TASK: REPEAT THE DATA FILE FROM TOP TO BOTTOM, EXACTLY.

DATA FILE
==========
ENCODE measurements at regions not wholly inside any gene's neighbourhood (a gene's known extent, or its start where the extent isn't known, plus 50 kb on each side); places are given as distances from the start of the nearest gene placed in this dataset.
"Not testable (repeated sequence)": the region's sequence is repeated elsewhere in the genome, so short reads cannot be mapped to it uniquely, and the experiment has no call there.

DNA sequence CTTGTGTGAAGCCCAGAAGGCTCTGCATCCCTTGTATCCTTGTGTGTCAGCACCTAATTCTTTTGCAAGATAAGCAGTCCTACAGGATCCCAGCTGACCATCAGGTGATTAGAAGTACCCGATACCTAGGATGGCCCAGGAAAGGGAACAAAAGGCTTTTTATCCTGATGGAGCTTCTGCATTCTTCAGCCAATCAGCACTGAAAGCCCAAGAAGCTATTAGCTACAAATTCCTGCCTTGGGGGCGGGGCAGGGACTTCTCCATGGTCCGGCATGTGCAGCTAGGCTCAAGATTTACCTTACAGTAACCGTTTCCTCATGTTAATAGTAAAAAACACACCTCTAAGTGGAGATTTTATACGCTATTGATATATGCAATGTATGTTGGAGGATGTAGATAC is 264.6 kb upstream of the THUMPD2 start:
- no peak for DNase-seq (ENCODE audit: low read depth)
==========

ENCODE measurements at regions not wholly inside any gene's neighbourhood (a gene's known extent, or its start where the extent isn't known, plus 50 kb on each side); places are given as distances from the start of the nearest gene placed in this dataset.
"Not testable (repeated sequence)": the region's sequence is repeated elsewhere in the genome, so short reads cannot be mapped to it uniquely, and the experiment has no call there.

DNA sequence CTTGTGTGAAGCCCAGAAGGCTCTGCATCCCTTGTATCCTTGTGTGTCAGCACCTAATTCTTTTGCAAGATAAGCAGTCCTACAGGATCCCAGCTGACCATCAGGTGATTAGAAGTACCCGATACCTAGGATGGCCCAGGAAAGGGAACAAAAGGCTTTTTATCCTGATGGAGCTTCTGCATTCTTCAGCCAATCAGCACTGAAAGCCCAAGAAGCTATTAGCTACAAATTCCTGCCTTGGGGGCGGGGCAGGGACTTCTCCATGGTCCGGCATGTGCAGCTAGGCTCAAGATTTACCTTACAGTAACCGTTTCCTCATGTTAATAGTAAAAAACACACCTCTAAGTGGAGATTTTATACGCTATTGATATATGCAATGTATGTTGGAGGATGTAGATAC is 264.6 kb upstream of the THUMPD2 start:
- no peak for DNase-seq (ENCODE audit: low read depth)